Lifting straps were originally designed to assist with the loading and unloading of shipping boats. Designed to hold large, awkwardly shaped loads they were worth their weight in gold. Today they are still extremely handy, but their uses have expanded.
In the boating world, when you hear wrap the boat will think of one of two things. If you are familiar with the shipping industry, you may picture long straps wrapped around a five-ton load swinging on board from a crane. That is the original use for them, and still the most popular.
However, if you are more common with small pleasure boats or even private fishing boats, you will most likely picture a completely different scene. Instead of a cargo load, you will picture your boat being hoisted up for cleaning, repairs, and possibly even storage.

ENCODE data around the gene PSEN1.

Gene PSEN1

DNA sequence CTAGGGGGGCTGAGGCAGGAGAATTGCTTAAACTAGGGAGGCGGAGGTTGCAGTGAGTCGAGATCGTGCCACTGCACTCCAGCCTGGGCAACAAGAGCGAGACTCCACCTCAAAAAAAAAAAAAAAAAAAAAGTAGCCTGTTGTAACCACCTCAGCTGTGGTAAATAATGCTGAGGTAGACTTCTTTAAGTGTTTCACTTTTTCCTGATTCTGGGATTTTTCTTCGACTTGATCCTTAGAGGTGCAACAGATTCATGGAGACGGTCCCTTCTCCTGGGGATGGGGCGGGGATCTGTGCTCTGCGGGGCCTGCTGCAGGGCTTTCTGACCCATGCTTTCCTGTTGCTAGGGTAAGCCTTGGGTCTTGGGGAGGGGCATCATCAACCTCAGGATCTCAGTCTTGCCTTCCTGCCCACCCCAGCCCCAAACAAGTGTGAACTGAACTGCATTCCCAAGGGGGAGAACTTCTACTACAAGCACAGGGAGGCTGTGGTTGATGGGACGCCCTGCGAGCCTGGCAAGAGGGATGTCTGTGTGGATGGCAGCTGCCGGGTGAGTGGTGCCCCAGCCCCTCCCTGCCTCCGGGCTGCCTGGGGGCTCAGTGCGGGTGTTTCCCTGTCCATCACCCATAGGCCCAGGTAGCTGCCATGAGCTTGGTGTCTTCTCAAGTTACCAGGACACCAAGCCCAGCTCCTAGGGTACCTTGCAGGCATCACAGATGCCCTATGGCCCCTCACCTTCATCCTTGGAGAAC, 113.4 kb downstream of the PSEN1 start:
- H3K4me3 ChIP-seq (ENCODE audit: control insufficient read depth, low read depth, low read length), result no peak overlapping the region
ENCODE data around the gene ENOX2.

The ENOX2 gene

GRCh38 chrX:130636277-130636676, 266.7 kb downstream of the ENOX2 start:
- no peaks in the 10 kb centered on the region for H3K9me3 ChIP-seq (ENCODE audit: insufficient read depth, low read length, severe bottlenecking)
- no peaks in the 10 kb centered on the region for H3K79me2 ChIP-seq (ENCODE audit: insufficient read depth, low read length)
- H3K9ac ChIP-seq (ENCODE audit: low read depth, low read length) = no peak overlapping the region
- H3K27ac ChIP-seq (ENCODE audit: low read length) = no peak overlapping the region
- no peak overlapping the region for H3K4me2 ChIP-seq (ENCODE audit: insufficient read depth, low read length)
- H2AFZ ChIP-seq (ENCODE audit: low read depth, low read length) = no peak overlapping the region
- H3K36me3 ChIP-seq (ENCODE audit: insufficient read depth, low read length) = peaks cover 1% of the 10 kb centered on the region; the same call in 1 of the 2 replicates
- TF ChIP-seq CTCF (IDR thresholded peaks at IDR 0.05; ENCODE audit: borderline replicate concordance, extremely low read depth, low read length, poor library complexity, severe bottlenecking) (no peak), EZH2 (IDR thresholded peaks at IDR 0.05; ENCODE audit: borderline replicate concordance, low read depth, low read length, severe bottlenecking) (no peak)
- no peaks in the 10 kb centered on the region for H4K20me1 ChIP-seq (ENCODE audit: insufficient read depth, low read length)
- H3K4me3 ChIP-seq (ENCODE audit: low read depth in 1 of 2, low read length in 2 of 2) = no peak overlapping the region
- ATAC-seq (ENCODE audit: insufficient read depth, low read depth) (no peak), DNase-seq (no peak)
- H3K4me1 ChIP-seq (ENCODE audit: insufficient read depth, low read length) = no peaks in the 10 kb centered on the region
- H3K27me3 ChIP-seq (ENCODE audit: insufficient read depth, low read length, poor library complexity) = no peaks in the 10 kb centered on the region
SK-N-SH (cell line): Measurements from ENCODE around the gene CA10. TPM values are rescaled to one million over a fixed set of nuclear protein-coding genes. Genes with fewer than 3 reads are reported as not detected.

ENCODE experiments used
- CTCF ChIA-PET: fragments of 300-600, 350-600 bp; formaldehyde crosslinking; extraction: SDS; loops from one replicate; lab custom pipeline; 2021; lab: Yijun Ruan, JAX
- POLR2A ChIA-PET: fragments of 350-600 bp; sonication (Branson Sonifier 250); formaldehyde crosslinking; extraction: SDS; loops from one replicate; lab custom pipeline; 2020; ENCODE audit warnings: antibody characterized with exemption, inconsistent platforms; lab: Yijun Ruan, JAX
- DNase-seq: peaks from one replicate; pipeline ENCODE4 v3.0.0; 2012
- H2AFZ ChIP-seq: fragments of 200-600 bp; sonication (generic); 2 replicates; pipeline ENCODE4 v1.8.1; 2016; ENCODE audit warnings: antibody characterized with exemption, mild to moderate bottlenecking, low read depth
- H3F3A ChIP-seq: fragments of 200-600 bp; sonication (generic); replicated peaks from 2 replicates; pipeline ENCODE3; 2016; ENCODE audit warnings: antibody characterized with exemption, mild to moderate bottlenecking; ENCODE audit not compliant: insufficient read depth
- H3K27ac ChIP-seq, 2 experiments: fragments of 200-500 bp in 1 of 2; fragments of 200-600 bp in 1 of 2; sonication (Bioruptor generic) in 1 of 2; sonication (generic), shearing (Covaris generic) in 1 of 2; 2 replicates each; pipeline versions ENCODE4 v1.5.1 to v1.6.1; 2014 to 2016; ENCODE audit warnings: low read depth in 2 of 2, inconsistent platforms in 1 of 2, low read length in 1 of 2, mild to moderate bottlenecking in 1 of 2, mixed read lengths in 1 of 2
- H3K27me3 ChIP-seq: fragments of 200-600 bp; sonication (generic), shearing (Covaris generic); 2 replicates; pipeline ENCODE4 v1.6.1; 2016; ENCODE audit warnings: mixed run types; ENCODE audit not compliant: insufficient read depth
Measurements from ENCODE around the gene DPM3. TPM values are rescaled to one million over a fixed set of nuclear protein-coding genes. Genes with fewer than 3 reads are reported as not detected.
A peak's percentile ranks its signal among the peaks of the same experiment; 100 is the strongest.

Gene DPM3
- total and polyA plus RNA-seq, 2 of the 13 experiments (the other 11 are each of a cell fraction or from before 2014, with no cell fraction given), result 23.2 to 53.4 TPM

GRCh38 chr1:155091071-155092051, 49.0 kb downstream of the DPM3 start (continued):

Because of their unique wrap boats straps can support a smaller boat for months on end with no fear of slipping. Being flexible instead of rigid allows them to grip every contour of the ship so even if there is an earthquake, the ship won’t fall. It may sway with the earth’s movement, but it won’t fall out of the straps’ hold.
The weight of the load is what keeps it secure. While many lifting tools have a hard time functioning with heavier loads, lifting straps thrive on heavy loads. If they are made to hold a certain weight, the closer the load is to that weight the happier the straps are. To use them the most effectively, you will want to use the strap made for the weight of the load, not the biggest one you can find. They are a case where bigger is not always better.
Lifting straps are still worth their weight in gold. Over the centuries, the material they are made out of has changed, but the basic concept and idea behind the lifting strap has not. They are simple and effective tools that started in the boating world and are still used there on a daily basis.